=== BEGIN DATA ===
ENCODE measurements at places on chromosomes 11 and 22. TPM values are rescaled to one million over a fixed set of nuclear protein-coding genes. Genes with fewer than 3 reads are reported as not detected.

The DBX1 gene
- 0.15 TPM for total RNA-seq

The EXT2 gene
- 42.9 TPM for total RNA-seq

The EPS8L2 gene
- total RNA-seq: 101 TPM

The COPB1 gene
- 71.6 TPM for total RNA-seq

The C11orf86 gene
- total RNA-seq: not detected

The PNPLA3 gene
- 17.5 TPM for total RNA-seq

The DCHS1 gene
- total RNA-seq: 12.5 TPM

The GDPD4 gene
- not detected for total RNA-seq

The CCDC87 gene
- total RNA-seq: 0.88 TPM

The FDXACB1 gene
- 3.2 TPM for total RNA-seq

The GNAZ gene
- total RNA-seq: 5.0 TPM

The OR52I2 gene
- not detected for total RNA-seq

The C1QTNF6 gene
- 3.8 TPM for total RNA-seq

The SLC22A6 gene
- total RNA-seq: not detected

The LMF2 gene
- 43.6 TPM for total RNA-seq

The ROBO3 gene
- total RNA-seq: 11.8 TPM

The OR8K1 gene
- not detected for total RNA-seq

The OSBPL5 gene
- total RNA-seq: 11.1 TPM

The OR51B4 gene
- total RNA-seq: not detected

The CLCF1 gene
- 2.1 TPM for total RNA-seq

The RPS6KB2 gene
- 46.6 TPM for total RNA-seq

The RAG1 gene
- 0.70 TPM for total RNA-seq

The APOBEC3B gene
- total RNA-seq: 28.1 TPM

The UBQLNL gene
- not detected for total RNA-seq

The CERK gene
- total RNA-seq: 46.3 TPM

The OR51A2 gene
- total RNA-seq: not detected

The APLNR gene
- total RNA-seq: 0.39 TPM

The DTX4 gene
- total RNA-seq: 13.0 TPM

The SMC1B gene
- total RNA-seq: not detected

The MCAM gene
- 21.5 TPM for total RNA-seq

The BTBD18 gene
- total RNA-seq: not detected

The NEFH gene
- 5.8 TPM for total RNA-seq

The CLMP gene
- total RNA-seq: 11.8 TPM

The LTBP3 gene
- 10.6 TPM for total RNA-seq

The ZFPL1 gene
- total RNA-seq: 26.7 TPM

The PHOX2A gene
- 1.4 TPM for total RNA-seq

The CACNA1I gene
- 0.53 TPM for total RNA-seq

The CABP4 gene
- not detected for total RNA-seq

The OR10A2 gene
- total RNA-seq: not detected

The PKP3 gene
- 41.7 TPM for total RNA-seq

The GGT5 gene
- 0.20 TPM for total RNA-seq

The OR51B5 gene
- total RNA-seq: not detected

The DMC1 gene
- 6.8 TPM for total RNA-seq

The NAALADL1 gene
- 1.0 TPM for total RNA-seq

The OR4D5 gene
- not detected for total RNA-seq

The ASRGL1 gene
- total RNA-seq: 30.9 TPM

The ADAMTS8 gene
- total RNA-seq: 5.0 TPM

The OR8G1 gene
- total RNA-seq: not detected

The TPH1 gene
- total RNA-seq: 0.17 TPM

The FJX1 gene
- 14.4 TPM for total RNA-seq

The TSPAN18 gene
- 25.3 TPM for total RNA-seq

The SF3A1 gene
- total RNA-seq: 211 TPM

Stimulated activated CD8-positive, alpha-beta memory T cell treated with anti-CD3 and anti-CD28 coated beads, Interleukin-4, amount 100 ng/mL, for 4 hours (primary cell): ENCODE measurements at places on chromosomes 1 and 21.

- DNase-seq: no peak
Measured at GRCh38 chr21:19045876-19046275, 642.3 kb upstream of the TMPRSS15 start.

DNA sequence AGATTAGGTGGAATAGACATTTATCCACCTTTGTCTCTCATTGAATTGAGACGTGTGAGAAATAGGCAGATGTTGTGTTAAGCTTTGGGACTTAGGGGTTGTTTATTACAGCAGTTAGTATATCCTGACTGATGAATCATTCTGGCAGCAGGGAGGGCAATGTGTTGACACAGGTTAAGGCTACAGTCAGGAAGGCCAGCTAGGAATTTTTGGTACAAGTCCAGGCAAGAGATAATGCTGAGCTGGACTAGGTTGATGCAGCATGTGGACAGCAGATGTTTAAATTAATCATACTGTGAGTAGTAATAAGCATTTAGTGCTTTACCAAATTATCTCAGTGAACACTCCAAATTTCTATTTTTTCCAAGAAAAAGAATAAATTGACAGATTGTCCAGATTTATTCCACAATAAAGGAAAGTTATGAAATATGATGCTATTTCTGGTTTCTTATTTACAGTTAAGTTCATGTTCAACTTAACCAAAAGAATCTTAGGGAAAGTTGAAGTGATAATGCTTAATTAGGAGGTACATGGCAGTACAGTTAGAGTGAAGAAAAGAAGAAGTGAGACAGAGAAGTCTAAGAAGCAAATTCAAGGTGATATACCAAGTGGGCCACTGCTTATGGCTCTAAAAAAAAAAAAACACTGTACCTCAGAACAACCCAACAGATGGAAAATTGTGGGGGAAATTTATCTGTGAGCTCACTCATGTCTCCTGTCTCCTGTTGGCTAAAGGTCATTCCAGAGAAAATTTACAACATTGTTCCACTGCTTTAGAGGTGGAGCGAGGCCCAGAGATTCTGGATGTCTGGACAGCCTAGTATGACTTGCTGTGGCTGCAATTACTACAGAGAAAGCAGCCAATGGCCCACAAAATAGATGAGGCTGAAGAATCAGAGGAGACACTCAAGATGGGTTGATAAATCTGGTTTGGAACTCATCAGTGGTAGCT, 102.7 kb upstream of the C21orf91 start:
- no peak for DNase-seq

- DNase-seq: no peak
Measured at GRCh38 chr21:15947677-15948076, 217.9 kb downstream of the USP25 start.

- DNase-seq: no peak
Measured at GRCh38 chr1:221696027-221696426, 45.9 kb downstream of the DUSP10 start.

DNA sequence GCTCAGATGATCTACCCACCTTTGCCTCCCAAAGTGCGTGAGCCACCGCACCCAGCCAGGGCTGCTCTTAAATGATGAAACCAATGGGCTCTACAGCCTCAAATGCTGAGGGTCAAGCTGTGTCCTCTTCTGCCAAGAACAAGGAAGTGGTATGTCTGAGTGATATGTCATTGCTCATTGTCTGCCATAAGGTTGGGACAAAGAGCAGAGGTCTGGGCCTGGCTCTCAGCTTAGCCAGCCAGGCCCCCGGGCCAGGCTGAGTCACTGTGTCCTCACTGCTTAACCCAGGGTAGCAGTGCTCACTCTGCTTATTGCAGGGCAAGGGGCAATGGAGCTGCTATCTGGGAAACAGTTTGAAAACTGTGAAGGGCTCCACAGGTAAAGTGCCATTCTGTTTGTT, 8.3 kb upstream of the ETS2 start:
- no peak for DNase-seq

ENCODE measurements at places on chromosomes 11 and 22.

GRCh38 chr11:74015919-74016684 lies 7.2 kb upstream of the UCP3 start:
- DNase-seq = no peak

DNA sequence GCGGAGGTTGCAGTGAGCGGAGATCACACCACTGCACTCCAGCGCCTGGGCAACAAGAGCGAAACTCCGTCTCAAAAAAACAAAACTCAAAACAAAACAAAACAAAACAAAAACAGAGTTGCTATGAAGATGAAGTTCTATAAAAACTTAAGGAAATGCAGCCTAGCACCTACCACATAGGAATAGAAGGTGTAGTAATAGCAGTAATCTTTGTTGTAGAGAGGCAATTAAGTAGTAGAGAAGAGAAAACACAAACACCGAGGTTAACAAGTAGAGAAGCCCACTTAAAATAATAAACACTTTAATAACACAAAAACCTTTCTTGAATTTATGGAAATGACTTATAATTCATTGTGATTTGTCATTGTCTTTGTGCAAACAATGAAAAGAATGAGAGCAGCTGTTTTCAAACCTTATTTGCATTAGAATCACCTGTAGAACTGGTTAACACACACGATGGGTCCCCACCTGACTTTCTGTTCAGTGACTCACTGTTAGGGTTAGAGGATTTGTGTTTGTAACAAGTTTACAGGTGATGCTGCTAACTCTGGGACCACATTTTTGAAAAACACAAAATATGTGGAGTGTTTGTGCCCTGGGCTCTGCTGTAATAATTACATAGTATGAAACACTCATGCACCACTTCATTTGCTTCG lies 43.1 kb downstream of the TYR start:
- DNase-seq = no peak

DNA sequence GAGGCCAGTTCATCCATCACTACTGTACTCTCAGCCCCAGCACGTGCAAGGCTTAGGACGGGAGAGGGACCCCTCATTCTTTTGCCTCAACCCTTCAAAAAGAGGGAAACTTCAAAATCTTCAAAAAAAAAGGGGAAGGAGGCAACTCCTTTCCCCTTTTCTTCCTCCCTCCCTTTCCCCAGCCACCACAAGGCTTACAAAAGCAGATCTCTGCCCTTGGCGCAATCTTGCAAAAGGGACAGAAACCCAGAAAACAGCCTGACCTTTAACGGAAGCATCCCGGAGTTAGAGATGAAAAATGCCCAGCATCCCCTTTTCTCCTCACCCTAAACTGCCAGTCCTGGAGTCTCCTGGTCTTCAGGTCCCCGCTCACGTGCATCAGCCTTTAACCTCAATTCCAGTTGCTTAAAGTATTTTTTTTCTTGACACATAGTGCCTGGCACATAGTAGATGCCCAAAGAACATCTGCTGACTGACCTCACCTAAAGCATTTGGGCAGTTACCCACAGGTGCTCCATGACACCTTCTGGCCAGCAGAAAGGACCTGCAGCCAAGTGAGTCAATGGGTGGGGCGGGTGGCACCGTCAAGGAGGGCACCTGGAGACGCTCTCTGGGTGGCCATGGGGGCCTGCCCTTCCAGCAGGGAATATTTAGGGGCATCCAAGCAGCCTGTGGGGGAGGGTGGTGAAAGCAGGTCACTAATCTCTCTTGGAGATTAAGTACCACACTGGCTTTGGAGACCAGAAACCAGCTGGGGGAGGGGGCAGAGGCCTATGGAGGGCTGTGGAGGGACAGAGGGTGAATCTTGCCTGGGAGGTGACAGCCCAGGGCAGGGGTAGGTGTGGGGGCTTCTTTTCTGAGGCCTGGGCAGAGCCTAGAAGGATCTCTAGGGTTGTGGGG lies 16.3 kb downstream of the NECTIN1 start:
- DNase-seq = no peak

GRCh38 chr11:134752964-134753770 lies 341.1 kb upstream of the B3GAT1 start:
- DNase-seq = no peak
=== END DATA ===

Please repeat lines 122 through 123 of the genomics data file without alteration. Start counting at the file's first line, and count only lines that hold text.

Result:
DNA sequence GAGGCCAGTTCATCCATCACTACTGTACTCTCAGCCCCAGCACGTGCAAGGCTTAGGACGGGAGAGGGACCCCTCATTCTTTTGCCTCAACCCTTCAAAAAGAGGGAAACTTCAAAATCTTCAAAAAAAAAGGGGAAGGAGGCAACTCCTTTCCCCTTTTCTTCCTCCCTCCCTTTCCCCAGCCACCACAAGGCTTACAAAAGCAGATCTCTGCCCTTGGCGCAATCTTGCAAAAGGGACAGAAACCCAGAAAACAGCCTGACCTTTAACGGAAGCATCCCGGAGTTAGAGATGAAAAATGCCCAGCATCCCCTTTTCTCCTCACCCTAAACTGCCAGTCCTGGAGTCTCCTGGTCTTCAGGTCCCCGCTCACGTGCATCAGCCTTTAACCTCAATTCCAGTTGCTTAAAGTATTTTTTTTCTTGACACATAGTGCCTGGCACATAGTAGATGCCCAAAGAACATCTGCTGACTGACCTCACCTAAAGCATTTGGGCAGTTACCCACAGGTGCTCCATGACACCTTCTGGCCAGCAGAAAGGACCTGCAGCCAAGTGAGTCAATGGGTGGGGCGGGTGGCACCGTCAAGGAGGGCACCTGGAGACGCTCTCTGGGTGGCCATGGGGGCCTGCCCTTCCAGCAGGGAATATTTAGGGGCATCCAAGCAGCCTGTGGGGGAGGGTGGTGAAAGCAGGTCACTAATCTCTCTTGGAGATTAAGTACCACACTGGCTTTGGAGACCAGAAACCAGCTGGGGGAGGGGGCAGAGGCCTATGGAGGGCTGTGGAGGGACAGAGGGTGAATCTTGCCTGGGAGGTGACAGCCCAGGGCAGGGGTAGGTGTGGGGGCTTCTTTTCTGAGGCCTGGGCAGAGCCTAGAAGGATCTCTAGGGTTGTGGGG lies 16.3 kb downstream of the NECTIN1 start:
- DNase-seq = no peak